The Cook House was the home of Tillinghast Almy Cook and Elizabeth "Betsey" Russell Cook. Built in 1829, it is the oldest brick home in Parkersburg, West Virginia still standing in its original location.
When the Cook House was built, its Federal architectural style was very unusual for this fronteir area. The two-story, inverted T-shaped house, with 8 rooms and 5 fireplaces, was quite a contrast to the prevailing rectangular one-room log homes of the other settlers. The bricks used in constructing the home were formed from clay found on the property and were fired in a kiln also on the property.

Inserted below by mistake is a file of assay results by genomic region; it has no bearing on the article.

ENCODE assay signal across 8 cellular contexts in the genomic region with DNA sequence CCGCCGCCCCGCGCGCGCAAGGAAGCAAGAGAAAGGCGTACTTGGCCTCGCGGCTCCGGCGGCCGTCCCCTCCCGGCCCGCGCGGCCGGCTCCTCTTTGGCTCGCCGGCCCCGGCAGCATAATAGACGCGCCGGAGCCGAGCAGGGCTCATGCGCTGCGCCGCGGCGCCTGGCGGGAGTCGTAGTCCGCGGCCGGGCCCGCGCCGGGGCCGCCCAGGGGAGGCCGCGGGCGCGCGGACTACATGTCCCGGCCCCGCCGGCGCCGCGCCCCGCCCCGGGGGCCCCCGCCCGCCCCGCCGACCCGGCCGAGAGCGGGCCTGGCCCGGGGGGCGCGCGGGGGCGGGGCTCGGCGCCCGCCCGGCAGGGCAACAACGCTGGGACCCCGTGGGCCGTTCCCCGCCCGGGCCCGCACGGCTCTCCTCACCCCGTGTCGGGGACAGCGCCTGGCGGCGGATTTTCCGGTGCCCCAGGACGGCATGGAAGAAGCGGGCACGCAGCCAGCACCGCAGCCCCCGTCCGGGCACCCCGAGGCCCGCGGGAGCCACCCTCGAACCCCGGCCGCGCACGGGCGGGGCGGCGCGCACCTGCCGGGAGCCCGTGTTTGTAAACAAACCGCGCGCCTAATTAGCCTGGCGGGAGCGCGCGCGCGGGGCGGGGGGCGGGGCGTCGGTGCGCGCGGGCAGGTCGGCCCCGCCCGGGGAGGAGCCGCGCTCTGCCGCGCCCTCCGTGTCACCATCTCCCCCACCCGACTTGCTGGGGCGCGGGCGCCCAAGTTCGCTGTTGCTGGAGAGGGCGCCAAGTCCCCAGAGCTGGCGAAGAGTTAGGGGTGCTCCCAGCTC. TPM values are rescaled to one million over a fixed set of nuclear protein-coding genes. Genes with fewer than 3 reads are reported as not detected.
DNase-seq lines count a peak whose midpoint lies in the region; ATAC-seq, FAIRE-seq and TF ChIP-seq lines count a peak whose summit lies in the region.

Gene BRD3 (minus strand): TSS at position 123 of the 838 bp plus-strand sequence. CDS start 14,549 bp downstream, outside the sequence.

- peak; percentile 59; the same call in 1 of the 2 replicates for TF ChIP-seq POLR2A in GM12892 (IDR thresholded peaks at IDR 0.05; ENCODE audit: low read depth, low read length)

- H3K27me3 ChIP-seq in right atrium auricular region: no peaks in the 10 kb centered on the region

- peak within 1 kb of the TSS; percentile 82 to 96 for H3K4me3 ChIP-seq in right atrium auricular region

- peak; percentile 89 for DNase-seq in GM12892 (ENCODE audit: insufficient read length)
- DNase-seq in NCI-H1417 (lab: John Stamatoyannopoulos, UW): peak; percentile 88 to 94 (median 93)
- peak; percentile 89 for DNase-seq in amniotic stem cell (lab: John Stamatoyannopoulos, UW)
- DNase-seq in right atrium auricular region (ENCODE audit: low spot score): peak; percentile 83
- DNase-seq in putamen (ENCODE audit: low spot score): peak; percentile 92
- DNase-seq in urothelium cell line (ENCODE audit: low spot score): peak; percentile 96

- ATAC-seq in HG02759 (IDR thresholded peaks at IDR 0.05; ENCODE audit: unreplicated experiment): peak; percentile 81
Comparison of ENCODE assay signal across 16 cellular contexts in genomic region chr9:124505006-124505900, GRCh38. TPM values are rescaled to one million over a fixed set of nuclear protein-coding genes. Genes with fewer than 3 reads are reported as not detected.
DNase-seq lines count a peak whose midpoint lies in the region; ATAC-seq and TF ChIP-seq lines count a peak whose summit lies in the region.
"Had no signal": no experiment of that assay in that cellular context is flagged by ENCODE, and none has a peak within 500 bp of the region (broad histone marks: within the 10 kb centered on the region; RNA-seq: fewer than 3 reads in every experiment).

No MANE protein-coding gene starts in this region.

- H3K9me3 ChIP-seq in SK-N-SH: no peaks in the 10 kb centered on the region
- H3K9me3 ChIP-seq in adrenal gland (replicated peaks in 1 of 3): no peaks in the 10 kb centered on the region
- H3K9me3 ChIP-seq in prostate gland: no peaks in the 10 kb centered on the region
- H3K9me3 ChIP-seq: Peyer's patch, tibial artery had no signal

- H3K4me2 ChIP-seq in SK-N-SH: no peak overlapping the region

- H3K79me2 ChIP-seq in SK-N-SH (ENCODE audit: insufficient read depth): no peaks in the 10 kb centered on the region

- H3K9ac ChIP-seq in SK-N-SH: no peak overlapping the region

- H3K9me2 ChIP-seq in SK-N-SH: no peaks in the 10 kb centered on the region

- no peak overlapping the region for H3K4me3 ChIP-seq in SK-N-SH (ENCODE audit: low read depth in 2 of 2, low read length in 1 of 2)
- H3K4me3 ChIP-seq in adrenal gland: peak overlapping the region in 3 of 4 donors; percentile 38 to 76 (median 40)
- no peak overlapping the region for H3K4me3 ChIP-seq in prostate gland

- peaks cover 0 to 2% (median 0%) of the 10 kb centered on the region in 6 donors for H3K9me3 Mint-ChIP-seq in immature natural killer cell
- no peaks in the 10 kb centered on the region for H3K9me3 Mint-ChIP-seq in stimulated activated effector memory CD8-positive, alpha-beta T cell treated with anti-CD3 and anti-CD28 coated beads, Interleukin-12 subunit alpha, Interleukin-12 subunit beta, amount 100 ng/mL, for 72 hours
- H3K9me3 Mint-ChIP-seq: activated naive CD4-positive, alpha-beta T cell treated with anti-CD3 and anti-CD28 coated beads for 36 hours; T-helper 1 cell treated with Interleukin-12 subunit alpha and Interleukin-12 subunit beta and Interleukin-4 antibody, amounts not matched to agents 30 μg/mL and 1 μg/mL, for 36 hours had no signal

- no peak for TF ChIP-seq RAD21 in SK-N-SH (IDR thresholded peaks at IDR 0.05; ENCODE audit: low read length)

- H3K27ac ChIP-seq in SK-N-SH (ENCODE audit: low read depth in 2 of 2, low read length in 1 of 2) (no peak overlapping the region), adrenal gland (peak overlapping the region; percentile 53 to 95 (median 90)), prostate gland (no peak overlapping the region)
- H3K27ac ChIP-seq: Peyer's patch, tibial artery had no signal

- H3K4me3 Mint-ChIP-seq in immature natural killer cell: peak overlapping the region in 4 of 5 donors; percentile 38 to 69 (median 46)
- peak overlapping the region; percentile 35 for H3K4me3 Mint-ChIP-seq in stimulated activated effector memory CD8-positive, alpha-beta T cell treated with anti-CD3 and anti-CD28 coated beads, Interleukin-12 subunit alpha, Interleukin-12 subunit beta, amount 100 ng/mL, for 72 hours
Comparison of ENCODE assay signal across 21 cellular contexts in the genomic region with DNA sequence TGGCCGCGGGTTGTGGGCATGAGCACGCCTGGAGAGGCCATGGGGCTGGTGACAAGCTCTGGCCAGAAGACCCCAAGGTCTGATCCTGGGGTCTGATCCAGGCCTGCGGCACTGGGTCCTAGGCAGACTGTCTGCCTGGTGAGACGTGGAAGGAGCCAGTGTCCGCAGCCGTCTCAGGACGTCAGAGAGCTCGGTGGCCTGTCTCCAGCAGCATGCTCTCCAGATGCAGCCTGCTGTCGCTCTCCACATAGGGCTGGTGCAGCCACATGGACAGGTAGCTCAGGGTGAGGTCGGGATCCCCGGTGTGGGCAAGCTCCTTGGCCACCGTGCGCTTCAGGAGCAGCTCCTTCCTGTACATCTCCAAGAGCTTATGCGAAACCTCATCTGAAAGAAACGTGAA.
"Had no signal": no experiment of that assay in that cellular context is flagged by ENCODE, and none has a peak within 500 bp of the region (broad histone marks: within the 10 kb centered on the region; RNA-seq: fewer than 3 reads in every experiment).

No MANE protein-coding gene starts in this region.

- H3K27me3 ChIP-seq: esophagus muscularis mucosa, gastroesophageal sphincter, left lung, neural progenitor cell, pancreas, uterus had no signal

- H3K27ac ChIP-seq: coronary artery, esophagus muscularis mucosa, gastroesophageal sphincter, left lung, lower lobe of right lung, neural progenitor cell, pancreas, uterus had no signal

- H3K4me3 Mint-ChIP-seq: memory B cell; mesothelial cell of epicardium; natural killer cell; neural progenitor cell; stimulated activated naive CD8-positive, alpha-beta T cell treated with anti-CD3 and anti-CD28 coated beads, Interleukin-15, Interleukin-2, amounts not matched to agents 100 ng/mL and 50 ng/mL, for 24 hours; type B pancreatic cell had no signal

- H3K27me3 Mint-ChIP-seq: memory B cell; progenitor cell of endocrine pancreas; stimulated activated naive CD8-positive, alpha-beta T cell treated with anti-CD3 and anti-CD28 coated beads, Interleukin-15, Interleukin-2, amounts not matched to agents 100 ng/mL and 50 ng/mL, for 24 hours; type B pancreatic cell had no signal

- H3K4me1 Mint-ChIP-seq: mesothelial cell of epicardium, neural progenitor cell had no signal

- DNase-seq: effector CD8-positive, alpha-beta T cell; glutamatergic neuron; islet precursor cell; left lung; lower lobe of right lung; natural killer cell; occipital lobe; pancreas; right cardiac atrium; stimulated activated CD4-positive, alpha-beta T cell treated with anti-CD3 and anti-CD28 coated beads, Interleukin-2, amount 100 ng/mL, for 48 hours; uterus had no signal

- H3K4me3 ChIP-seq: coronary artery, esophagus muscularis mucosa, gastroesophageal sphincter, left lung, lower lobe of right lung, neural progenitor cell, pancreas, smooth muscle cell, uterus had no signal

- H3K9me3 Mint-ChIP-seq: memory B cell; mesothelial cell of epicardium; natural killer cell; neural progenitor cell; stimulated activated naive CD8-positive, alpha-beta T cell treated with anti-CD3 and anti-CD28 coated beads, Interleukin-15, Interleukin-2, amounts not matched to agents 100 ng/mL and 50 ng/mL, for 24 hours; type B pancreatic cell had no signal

The house remained in the possession of the Cooks and their decendants for 147 years until Elizabeth Wolfe Eddy, Tillinghast's great granddaughter, donated the house to the Junior League of Parkersburg in 1978. Since 1986, the Junior League has maintained the house as a 19th century historical exhibit for all of our community to enjoy and treasure. in addition to hosting a Christmas Open House each December, League members also provide free tours to all fourth grade classes in the county as a supplement to their West Virginia history studies. The Cook House is listed in the National Register of Historic Places.